Memorandum of Decision Re: Denial of Discharge

NORTHERN DISTRICT OF CALIFORNIA
DO NOT PUBLISH This case disposition has no value as precedent and is not intended for publication. Any publication, either in print or electronically, is contrary to the intent and wishes of the court.
In re DEEPAK and KUSUM STOKES,                                       No. 99-12603      Debtor(s). ______________________________________/ NORTHWEST FARM CREDIT SERVICES,      Plaintiff(s),    v.                                                                                               A.P. No. 00-1118 DEEPAK and KUSUM STOKES,      Defendant(s). _______________________________________/
Memorandum of Decision
     Debtors and defendants Deepak and Kusum Stokes are both medical doctors. In addition to medical practice, they had extensive business dealings. Prior to bankruptcy, plaintiff Northwest Farm Credit Services obtained a large judgment against them. In this adversary proceeding, Northwest seeks denial of the Stokes' discharge.      Northwestern identified several acts which, if proved, would have resulted in denial of the Stokes' discharge. However, when the court read the Stokes' own proposed findings and conclusions, it appeared that they admitted one of the acts and the requisite intent. They proposed the following finding:
4. The Court finds that the debtors did in fact deposit some funds into a bank account in the name of their son, Arvind Stokes, but that said deposit was made because of a levy by the Plaintiff on the Defendant's [sic] own bank accounts.
     Because this admission appeared to mandate denial of discharge pursuant to § 727(a)(2)(A) of the Bankruptcy Code, the court directed Northwest to confine its case to this issue.      After hearing some testimony, it became clear that the facts were even worse than those admitted by the Stokes. During the year before bankruptcy, they transferred many tens of thousands of dollars to their son's bank account so that Northwest could not levy on the money. The Stokes had Arvind give them numerous checks which he had signed in blank. They used these checks to pay their bills and expenses.      The Stokes argue that their intent in placing their money in Arvind's account was to preserve their estate from Northwestern and that denial of their discharge for this act is therefore not justified. This argument stems from a misreading of the law. Section 727(a)(2)(A) provides that the court may not grant a discharge to debtors who transferred or concealed their property within one year before their bankruptcy "with intent to hinder, delay or defraud a creditor." [emphasis added]. If a debtor transfers or conceals property with the intent to hinder a single creditor, the requisite intent is established. In any event, it was clear that the Stokes were motivated only by a desire to thwart Northwestern and not any sort of altruistic concern for other creditors.      The evidence established that within the year before bankruptcy the Stokes transferred many tens of thousands of dollars to their son's bank account with the intent to conceal the money from Northwestern and hinder its attempts to enforce its judgment. Accordingly, the Stokes are not entitled to a discharge pursuant to § 727(a)(2)(A). Inquiry into the other alleged improper acts is accordingly not necessary.      At the conclusion of testimony, the court granted Northwestern's motion for judgment based on § 727(a)(2)(A). Kusum Stokes chose not to appear and testify. After the court had recessed for lunch, reconvened and moved on to other matters, Kusum Stokes appeared and sought to be heard on the discharge issue. The court treated this as a motion for reconsideration and listened to her. Nothing in her testimony justified granting her a discharge.      Kusum Stokes argued that all of the community finances were solely managed by her husband.      However, it was clear from her testimony that she knew about Northwest's judgment, knew about the transfers to Arvind's account and that they were done to hinder Northwestern, and actively participated by using some of the blank checks supplied by Arvind. These facts establish that she knowingly participated in and benefitted from the improper transfers. This is sufficient to prevent her from receiving the benefits that bankruptcy law accords the honest person. See In re Arm, 87 F.3d 1046, 1049 (9th Cir.1996).      For the foregoing reasons, judgment will be entered denying the Stokes' discharge. This memorandum constitutes the court's findings and conclusions pursuant to FRCP 52(a) and FRBP 7052. Counsel for Northwest shall submit an appropriate form of judgment forthwith.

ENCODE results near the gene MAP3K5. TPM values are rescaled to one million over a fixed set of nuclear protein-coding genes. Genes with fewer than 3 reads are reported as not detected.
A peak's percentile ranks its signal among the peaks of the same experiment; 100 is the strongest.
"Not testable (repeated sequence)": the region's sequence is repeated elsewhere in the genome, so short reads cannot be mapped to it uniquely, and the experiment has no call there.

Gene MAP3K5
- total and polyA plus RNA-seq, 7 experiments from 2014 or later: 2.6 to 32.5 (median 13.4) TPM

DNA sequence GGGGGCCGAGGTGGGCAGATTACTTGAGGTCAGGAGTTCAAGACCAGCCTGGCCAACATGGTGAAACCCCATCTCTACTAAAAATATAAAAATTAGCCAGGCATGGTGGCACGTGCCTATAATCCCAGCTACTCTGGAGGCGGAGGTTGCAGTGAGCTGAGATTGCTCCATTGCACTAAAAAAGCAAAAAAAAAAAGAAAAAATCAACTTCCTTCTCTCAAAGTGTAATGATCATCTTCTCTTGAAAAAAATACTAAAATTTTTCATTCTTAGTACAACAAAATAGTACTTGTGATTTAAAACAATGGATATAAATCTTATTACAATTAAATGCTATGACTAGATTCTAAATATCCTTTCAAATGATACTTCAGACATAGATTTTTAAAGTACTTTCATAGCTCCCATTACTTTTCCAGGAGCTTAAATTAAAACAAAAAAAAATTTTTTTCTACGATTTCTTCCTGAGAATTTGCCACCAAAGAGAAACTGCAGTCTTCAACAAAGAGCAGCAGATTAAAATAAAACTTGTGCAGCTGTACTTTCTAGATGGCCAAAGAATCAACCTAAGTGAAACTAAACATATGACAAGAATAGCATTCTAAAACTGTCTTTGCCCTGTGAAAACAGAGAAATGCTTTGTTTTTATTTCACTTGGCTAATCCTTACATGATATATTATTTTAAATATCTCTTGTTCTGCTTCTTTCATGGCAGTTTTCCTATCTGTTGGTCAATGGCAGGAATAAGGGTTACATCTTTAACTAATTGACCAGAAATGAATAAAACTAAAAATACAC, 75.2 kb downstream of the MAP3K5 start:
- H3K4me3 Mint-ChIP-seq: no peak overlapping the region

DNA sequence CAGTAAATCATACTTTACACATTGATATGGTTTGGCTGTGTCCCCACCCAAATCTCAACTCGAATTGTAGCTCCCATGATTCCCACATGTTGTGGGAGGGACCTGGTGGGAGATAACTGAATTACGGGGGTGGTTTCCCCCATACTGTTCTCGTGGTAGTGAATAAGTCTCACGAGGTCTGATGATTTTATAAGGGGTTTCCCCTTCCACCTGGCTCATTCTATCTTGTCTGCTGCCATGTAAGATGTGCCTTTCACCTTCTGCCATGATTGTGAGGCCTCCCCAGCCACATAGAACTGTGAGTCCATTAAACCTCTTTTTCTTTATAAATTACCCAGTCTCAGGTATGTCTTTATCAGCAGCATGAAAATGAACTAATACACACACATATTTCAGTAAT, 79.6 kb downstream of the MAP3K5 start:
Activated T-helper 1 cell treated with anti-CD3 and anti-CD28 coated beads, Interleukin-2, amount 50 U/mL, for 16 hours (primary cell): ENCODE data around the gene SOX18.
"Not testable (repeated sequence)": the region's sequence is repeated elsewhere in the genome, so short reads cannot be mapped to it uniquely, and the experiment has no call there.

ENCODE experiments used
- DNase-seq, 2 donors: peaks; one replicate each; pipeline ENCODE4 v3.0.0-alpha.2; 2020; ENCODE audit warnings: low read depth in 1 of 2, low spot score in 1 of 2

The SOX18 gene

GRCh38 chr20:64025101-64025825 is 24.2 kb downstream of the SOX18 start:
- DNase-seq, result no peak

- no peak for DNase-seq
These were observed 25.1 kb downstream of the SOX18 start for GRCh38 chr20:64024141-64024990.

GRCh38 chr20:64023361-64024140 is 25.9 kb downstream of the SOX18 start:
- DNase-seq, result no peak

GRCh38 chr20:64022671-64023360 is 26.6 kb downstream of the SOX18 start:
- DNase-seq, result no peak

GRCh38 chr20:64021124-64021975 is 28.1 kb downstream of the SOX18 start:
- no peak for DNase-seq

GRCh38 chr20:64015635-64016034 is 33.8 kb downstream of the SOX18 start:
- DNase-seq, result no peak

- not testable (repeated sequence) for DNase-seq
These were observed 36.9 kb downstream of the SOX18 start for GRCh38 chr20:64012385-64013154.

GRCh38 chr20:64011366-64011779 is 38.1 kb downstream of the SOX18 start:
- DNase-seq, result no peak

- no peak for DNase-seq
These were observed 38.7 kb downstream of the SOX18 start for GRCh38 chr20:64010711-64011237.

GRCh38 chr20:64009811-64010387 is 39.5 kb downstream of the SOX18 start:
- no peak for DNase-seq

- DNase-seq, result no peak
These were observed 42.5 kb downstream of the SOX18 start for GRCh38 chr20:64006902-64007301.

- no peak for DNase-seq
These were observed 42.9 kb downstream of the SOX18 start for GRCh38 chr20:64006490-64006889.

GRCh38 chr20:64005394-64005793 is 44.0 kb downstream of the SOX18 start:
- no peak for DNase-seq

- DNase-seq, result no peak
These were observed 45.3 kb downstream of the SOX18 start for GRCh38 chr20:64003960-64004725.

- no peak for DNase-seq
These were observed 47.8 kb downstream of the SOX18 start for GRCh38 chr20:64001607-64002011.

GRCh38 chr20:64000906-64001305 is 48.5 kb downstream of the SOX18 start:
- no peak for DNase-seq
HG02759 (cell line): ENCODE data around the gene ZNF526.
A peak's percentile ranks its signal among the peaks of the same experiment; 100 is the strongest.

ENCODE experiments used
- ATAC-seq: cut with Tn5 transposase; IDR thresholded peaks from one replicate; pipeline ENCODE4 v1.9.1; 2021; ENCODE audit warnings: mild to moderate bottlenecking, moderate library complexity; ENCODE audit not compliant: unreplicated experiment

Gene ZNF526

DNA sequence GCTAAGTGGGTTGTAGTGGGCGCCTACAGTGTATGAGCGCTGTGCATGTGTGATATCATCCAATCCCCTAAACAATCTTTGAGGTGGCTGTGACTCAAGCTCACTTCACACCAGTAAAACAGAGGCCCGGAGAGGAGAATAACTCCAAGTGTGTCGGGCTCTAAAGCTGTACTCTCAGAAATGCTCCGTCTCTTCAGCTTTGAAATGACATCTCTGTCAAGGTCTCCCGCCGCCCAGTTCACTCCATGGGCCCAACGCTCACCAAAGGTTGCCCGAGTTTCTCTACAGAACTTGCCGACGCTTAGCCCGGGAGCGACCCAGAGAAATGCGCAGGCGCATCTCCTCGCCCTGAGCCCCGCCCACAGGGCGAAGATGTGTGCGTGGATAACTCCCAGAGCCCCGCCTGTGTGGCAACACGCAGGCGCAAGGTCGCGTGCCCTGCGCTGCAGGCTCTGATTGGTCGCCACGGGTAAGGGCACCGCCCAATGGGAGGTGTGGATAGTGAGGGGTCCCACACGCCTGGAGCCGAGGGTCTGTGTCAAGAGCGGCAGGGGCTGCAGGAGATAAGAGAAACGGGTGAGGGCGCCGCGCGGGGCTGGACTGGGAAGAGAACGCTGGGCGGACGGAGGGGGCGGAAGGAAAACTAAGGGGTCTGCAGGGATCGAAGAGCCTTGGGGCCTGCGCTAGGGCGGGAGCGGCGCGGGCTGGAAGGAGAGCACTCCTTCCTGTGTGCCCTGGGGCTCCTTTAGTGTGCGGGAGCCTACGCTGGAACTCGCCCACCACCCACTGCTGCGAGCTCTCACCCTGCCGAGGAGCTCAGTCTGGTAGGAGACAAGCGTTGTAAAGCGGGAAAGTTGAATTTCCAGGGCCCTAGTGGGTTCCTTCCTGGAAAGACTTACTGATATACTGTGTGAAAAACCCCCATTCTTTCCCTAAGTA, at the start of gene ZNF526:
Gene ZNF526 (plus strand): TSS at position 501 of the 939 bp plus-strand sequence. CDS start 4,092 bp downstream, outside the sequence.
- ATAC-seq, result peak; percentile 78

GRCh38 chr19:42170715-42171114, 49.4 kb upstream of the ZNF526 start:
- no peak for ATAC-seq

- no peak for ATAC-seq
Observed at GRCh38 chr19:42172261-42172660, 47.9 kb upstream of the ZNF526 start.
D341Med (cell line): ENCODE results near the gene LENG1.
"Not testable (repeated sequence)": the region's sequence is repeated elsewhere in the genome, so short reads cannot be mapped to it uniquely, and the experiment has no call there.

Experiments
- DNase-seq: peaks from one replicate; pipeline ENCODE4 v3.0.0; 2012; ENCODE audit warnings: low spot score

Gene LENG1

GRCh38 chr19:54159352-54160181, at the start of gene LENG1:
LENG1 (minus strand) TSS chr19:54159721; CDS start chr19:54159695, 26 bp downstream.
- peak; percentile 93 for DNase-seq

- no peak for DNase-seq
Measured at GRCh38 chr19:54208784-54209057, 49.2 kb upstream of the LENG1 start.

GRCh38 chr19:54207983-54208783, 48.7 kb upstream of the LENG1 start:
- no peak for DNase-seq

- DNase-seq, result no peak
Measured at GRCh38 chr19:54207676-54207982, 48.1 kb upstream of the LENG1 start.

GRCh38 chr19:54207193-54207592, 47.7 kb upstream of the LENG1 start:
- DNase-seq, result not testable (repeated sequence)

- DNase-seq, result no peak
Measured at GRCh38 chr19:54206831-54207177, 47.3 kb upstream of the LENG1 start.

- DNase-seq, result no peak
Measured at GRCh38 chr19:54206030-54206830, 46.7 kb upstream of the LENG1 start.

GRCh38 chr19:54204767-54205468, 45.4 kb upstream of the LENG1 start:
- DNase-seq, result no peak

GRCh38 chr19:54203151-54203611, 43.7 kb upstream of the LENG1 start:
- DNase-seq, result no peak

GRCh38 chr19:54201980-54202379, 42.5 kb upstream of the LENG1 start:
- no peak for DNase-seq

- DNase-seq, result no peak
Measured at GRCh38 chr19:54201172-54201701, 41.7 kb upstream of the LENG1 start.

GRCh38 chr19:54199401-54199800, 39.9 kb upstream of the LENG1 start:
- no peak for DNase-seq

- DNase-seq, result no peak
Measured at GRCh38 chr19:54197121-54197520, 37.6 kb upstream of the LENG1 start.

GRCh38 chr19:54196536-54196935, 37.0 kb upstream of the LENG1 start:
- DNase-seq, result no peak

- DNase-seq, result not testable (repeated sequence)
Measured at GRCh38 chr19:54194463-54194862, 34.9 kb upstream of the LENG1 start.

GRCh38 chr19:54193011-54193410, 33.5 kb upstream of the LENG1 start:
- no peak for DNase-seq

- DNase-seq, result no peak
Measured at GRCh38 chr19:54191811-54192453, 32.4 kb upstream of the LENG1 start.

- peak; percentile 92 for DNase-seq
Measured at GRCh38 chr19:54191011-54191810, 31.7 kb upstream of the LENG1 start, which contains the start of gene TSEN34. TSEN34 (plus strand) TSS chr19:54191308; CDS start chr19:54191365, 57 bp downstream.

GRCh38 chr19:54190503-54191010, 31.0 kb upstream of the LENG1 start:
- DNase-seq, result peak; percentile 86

Dated: December 6, 2001                                       ___________________________                                                                              Alan Jaroslovsky                                                                               U.S. Bankruptcy